A line watermark is introduced at the mill

 ‘Stowford Mills 1843’

A line watermark is introduced at the mill

 ‘Stowford Mills 1843’

azure laid

Azure Laid is a bluey-green tinted paper incorporating a laid watermark, characterised by a series of vertical lines which are then crossed by a series of closely spaced horizontal ones, to give the appearance of hand made paper. Qualities varied from cheap ‘all-wood’ grades to esparto grass, part rag to ‘all-rag’ machine made grades. All higher class papers were tub-sized, or tub-sized and engine sized, largely used for account books, but also documents such as Wills and Agreement forms.

Two examples of this particular watermarked paper exist. One was found in the late 1990s in Hong Kong. A letter, written on azure laid paper sent from the Chief of Police to the Governor of Hong Kong was unearthed by a local sales representative of ArjoWiggins. The second example was a letter written in 1848, sent from Brooklyn, New York, USA to an address in Plymouth in which the writer was notifying his wife of his impending return to England.

 

British manufactured papers at this time often displayed combinations of the mill number, company name, mill name and initials or monogram of the owner or master papermaker. These were initially encouraged by an Act of Parliament and by including a watermark, to identify the paper and record its date of manufacture, the paper mill was able to reclaim excise duty.

From the mid-nineteenth century, watermarks became the norm in Britain, with the majority of paper produced incorporating such devices. One only has to study the production books of Stowford Paper Mill from the turn of the century, to note the plethora of different watermarked banks, bonds, parchments and loan papers. Stowford Mill, No. 191, was documented as being a producer of Fine and Superfine, Vellum and Banks, Book, Envelopes and Cartridge Papers, Blottings, Tub-sized Air-Dried Paper of every grade and character, with an output of 2,000 tonnes per annum.

People circle
Ivybridge owes much to John Allen. Not only did he develop the business at Stowford Paper Mill, which he purchased in 1849, giving employment to a large number of the local community, he had been “first and foremost in the promotion of everything that would increase the physical, intellectual and religious well-being of its people generally… he was a man of thorough business habits working upon his motto, ‘Perseverentia et fideliter‘ with great consistency”.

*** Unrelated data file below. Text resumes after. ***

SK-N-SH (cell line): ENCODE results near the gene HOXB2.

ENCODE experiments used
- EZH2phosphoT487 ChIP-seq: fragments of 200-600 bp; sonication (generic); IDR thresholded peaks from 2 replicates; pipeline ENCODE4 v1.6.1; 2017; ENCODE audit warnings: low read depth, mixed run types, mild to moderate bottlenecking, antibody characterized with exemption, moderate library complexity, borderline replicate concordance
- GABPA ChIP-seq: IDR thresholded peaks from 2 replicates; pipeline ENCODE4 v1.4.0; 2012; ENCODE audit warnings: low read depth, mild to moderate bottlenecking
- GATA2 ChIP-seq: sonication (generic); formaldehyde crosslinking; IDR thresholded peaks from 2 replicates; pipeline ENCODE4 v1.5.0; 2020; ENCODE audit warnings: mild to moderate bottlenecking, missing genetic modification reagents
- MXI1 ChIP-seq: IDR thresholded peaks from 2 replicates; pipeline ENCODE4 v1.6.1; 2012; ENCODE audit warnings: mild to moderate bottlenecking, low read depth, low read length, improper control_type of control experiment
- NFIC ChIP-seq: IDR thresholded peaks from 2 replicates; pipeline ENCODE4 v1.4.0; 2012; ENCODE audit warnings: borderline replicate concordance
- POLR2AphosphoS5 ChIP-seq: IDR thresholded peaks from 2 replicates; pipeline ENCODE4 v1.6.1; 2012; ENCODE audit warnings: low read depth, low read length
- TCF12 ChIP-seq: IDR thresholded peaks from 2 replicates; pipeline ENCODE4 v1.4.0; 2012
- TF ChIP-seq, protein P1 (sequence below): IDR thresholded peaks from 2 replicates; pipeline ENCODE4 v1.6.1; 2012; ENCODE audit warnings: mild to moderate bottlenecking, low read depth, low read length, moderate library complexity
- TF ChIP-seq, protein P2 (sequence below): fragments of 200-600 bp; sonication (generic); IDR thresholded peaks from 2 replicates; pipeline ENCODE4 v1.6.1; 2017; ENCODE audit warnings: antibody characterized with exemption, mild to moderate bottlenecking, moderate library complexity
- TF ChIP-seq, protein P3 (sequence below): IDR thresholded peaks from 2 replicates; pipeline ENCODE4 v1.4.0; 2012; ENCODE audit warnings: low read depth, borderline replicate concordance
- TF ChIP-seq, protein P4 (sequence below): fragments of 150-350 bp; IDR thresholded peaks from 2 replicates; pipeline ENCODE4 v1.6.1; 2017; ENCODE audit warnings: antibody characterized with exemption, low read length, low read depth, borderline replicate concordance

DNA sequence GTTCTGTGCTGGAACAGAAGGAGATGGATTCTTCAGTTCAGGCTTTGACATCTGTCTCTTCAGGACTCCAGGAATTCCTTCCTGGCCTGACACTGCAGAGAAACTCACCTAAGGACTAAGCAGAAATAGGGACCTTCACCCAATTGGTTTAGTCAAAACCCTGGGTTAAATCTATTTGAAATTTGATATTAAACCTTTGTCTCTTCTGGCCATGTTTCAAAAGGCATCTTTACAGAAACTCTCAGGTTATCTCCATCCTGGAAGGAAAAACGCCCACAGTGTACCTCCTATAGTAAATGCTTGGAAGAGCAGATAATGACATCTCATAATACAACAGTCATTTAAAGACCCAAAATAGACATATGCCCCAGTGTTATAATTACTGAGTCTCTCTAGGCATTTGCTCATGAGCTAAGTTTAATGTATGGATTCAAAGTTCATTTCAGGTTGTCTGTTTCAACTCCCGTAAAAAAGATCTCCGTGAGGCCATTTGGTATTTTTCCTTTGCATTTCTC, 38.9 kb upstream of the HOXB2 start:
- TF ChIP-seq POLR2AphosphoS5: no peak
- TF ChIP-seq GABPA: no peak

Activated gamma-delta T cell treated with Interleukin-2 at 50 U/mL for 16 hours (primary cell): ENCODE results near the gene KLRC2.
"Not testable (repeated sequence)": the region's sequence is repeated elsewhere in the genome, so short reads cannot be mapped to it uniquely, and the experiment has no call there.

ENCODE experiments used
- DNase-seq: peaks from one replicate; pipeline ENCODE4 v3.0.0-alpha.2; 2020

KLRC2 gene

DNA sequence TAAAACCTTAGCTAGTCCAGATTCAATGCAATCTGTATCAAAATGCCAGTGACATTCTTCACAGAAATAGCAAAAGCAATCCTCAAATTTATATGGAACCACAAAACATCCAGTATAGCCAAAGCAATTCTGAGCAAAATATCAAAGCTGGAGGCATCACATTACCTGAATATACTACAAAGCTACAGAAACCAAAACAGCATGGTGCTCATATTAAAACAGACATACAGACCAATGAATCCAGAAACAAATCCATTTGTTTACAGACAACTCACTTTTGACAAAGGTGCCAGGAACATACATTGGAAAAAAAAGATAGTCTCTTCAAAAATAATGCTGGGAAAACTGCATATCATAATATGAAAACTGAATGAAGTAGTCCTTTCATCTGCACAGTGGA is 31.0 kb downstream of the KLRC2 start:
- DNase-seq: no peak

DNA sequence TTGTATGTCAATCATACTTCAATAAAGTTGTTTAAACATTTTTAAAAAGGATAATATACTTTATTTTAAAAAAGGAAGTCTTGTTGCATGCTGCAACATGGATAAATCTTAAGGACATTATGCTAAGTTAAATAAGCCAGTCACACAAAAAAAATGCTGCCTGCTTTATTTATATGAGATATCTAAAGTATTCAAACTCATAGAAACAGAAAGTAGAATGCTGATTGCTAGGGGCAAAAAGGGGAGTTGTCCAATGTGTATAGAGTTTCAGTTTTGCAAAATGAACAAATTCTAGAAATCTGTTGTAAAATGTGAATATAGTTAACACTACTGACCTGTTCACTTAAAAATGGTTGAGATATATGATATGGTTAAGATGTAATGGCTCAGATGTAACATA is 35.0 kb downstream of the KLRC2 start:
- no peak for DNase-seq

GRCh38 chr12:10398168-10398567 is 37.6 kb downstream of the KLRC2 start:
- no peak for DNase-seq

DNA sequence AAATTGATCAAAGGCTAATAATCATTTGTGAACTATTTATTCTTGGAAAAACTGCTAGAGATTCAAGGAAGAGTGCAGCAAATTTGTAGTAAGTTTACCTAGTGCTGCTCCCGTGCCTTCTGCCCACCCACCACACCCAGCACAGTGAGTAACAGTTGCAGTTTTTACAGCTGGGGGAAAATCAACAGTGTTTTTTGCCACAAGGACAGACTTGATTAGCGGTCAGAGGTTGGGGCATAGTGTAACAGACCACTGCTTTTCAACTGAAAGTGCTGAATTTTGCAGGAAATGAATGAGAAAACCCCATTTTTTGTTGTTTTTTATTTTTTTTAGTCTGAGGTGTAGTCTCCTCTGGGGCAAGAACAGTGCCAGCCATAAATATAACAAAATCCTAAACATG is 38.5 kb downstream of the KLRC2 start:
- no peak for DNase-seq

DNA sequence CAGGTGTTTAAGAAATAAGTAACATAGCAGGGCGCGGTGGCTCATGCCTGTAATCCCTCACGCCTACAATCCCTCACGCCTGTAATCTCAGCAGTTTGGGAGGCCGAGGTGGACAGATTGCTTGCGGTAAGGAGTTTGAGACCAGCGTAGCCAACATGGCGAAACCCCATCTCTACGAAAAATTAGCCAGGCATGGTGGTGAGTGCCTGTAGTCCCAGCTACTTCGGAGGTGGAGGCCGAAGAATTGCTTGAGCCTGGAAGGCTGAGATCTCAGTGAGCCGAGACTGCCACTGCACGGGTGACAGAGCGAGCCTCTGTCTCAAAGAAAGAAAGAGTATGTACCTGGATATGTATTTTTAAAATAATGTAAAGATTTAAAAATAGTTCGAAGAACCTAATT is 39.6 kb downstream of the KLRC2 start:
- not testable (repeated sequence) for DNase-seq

Excerpts taken from the report of his death on 17th October 1877.
WHAT IS A REAM?
A ream at this time consisted of 20 quires, with each quire consisting of 24 sheets, hence a total of 480 sheets. However, reams of 500 sheets and 516 sheets were also common.  It was normal for paper to be packed at the mill with top and bottom quires made up of slightly damaged sheets, known as ‘outsides’ to protect the good quires (insides). The outside quires were often referred to as “cassie quires” (derived from the French casseé, meaning broken).

John Allen

John Allen and later his two sons Edward and John, ran and developed the paper mill over a period of sixty years. It is doubtful that without their money, enterprise and foresight, the mill would have survived the second half of the nineteenth century, a period when so many small mills disappeared.

 

Soon after purchasing the mill he set about the task of rebuilding and expanding the site. He installed two new paper machines, built a new rag loft, inscribed Stowford Paper Mills A.D. 1862, and bought new rag boilers, breakers and beaters.

James Thomson, a London paper merchant based in Fleet Street was a stockist of paper from John Allen & Sons, Ivybridge at the turn of the Century. In their catalogue of 1911 it describes the range of products as “Celebrated English Made Tub-Sized Writing Papers”. This was a period when English made products of all kinds were definitely in vogue.